How the Democrats Can Win the House: By the Numbers

There has been a great deal of hand-wringing and despair about the Democrats' chances in November since Francine Busby lost to Brian Bilbray in the special run-off in CA-50 by 4.5% or some 7,000 votes. But is this justified? That there were simultaneous party primaries for a spot on the November ballot, and a run-off for the remainder of Duke Cunningham's term, allows some unique perspectives. From the numbers we can conclude that Busby did well among Democratic voters and overwhelmingly took the independent voters, while in the run-off Bilbray barely exceeded the total of Republicans voting in his party primary.  Busby's problem was that there were far more registered Republican voters, by a nearly 12% margin. Perhaps a more charismatic candidate could have won, but perhaps not. With a relatively middle-of-the-road positions, Busby came close in a very conservative district.

Far from portending defeat, Busby's results actually suggest that Democratic challengers have a good chance of success in districts where Republicans exceed Democrats by a much smaller margin, say up to 3-5%, and especially where Democratic voters actually exceed Republican voters. The Dems need 15 seats to take the House. There are at least 15 seats where a capable and reasonably well-funded challenger would seem to have a good-to-reasonable chance of winning, and several more seats where special factors would seem to give the Dem candidate a sufficient edge even though the margin of GOP voters is greater. There are additional seats where either Dems predominate or the GOP registration edge is small enough not to be an unsurmountable obstacle, or where the potential weakness of the GOP candidate may create an opening for the Dems, for a total of 32 competitive seats. Finally, there are 16 seats that at the moment must be considered long shots, but may be worth an investment of resources to broaden the playing field.

By contrast, no Dem incumbents seem genuinely endangered at this point, and Dem fundraising is well ahead of prior years, considerably narrowing the GOP's traditional financial edge. With the Dems' lead in the "generic" ballot running in double digits, there is cause for optimism that the Dems can take the House.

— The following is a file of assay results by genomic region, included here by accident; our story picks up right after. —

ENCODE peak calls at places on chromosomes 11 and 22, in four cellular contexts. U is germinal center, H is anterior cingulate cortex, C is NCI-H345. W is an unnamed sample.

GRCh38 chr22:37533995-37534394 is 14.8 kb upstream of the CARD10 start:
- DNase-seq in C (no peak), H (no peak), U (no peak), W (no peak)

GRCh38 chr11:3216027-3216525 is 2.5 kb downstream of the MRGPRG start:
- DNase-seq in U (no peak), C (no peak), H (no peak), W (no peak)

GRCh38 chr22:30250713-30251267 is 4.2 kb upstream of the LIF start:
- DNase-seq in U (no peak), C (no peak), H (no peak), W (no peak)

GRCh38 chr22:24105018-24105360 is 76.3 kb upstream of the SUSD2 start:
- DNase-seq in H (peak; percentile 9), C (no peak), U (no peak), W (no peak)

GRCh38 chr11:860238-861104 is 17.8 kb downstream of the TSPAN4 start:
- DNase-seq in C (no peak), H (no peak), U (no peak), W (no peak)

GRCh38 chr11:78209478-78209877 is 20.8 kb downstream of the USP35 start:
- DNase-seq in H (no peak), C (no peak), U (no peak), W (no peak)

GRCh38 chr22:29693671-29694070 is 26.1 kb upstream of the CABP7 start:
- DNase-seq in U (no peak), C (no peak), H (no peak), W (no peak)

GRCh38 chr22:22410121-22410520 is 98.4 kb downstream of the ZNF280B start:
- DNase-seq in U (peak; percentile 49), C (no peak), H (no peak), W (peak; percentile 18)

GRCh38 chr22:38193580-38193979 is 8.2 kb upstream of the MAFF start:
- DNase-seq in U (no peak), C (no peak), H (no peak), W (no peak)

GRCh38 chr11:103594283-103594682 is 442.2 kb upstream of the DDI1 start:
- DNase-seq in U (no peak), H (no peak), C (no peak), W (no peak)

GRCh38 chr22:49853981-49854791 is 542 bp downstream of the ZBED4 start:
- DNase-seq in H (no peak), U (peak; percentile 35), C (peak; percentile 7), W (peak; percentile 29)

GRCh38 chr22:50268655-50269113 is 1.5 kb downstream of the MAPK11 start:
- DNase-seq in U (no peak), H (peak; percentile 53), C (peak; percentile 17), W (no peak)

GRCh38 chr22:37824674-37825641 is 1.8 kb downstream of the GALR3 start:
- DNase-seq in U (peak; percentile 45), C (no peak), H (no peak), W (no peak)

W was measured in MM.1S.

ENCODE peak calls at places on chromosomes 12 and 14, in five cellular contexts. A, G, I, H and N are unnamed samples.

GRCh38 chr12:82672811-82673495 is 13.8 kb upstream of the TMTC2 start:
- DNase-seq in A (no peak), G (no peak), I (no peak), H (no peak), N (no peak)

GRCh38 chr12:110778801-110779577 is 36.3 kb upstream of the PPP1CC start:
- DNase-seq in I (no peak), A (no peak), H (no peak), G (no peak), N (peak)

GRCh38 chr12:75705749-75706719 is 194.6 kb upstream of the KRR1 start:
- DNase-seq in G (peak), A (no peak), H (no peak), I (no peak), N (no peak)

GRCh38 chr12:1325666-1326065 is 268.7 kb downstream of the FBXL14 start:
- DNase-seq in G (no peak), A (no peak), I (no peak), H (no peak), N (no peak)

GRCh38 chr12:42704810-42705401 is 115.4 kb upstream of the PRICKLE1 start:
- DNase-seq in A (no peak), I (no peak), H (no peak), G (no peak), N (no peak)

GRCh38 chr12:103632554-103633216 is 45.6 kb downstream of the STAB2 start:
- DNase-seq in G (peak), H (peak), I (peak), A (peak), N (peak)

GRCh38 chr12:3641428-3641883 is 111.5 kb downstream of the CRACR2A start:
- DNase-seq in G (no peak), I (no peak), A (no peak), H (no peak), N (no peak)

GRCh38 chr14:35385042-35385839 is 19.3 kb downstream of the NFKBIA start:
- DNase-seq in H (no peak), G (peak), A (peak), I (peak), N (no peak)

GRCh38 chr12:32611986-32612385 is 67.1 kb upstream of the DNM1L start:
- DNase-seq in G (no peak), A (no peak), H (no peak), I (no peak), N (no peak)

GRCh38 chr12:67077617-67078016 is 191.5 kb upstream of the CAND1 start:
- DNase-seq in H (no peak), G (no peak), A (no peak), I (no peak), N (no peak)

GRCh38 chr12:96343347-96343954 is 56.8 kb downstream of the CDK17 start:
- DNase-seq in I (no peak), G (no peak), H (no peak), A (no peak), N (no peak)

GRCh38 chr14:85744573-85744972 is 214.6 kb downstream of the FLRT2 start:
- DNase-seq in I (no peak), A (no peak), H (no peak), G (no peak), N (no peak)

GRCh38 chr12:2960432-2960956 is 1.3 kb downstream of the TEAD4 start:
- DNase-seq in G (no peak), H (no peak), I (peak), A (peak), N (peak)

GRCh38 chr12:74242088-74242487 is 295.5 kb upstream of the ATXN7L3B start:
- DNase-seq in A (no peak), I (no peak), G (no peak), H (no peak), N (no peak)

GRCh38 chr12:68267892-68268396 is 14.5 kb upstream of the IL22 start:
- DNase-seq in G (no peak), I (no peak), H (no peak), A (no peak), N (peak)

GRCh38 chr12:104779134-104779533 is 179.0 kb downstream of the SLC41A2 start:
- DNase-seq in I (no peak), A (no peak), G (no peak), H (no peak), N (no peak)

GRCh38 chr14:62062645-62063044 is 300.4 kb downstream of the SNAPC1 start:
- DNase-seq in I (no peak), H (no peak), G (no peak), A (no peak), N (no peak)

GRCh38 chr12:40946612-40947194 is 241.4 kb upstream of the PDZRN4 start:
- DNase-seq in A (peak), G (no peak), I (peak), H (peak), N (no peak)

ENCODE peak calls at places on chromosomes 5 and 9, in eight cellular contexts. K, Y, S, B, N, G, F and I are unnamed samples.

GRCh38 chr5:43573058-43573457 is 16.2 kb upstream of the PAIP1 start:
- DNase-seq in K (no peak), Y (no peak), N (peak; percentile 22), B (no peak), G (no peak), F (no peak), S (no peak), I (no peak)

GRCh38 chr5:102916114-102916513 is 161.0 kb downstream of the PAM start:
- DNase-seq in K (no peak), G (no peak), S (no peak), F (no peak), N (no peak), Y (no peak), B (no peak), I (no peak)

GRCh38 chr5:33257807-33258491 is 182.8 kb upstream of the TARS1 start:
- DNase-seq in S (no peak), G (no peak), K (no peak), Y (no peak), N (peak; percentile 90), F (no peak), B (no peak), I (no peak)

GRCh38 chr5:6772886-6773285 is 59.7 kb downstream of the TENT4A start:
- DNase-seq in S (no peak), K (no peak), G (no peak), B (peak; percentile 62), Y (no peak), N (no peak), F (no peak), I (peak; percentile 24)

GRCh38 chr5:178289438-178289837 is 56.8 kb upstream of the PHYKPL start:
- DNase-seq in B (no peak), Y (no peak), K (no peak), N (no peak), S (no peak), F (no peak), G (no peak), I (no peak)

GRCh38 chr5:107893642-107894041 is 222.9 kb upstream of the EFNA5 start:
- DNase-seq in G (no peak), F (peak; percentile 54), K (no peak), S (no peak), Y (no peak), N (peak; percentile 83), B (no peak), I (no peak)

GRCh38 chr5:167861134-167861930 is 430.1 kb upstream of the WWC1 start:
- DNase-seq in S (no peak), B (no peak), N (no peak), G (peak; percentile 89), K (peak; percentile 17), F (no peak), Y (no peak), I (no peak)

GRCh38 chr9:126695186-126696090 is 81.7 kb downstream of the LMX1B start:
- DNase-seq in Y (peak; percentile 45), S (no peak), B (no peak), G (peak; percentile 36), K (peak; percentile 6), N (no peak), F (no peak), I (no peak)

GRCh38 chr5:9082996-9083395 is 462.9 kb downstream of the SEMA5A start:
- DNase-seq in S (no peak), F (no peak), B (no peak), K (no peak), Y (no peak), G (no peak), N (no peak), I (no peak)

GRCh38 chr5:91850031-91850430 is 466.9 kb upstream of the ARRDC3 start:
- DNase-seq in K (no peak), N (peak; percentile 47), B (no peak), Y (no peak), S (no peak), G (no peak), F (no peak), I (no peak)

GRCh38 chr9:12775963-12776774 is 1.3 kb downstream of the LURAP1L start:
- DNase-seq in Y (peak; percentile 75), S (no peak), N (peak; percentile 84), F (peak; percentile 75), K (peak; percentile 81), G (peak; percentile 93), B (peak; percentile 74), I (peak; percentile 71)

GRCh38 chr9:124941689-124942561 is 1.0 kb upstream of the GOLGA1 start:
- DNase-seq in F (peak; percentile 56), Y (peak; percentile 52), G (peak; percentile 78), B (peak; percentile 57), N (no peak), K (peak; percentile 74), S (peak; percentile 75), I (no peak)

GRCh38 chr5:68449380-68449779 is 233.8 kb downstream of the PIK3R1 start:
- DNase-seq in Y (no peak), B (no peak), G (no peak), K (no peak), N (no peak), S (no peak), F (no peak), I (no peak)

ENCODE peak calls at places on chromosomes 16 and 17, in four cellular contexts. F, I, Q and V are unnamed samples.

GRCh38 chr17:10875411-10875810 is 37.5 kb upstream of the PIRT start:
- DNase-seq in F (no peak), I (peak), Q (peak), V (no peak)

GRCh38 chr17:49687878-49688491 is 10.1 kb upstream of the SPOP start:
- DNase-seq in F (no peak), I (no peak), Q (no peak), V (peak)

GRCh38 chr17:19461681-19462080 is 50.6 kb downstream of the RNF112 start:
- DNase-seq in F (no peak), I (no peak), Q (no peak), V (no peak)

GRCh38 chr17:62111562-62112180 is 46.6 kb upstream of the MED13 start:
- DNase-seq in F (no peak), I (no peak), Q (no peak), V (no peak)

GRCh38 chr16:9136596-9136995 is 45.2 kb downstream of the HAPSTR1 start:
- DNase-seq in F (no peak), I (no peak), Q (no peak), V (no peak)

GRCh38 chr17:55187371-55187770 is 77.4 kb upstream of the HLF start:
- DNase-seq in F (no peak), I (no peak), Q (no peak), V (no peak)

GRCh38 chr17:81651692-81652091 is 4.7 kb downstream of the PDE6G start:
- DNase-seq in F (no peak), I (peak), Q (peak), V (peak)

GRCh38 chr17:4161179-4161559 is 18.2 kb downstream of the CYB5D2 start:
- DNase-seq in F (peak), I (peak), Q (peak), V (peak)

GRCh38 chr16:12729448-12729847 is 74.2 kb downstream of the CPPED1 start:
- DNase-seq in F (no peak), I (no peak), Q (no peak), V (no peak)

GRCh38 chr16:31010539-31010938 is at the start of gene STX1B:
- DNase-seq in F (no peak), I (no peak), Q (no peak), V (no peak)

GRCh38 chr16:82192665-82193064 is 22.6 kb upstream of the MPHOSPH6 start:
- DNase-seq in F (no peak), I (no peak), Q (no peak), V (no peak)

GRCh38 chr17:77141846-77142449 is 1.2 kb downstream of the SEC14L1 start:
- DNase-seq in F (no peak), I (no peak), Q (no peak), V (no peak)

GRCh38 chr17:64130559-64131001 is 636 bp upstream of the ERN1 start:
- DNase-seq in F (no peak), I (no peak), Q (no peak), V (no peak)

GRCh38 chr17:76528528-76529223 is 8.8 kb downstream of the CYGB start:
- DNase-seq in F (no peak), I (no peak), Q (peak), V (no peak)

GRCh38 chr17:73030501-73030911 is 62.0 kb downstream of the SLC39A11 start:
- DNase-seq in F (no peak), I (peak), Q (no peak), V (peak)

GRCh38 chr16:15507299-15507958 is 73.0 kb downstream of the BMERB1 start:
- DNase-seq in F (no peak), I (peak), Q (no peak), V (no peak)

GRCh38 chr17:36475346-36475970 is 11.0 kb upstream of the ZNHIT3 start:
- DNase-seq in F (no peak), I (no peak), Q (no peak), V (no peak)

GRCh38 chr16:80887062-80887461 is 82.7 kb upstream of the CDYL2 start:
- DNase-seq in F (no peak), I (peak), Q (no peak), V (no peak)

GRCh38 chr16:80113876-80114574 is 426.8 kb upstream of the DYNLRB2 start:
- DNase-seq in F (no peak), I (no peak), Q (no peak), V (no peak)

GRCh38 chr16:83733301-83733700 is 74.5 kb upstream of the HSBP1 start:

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What We Can Learn From The CA Governor's Race

The Westly-Angelides race held steady the whole night--Angelides won by 4.2%. This race should be very instructive for those trying out themes and strategies.

Angelides, the State Treasurer and former Dem Party Chair, is the more traditional Democrat on the issues, but as soon as Schwarzenegger was elected, Angelides positioned himself as the voice of fiscal responsibility, opposing Arnold's $15 billion debt bond and arguing that the state needed to face up to its fiscal problems. Westly, the State Controller, campaigned at Arnold's side to pass the debt bond.

Last year, when Arnold veered hard right at the suggestion of some White House operatives and qualified a bunch of anti-union, anti-Dem-supporters measures, Angelides once again was the voice of the opposition. The measures went down to defeat; and the teachers, firefighters, police and other public employees and service workers did not forget--they came out strongly for Amgelides.

Westly, the eBay multimillionaire, positioned himself as a "different kind of politician" or "different kind of Democrat"--ie, not beholden to the unions. He tried to project an air of competent centrism. Much more telegenic, he also argued that he was the more electable, that voters would reject Angelides' recognition that we need higher taxes, at least on the wealthy (whose rates were cut in the late '90s).

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Katrina's economic effects: Worse than 9/11

[editor's note, by Ben P] Thank You, Mimi

Necessarily, we have all been focused on the almost unimaginable tragedy that unfolded in New Orleans and our Gulf Region.  Soon, however, each and every one of us will begin to feel the indirect effects of Katrina.  Initially, they will be largely economic.  Although the media has so far concentrated on potentially rising fuel costs, there is much, much more to the story.

When the markets closed on Friday, September 2, the Dow was up 50 points for the week, and oil futures, which had peaked at over $70 dollars a barrel on Wednesday, closed thee points lower.  It seemed that the markets' collective judgment echoed that of the White House, that Katrina would be at most a minor setback in a robust economy.

There were some ominous signs, however.  Coffee futures were up 10 percent and the price of sugar rose, while farmers' prices for corn and soybeans fell, according to the Financial Times.  Most discussions of Katrina's economic effects highlighted oil issues. Others made comparisons to the bounceback after 9/11, concluding that we would experience only a short, sharp shock.  But commodity price fluctuations point the way to the real story.  We are all about to find out what Thomas Jefferson and Andrew Jackson knew almost instinctively:  New Orleans may be the most important city in America--and it is now largely under water.  

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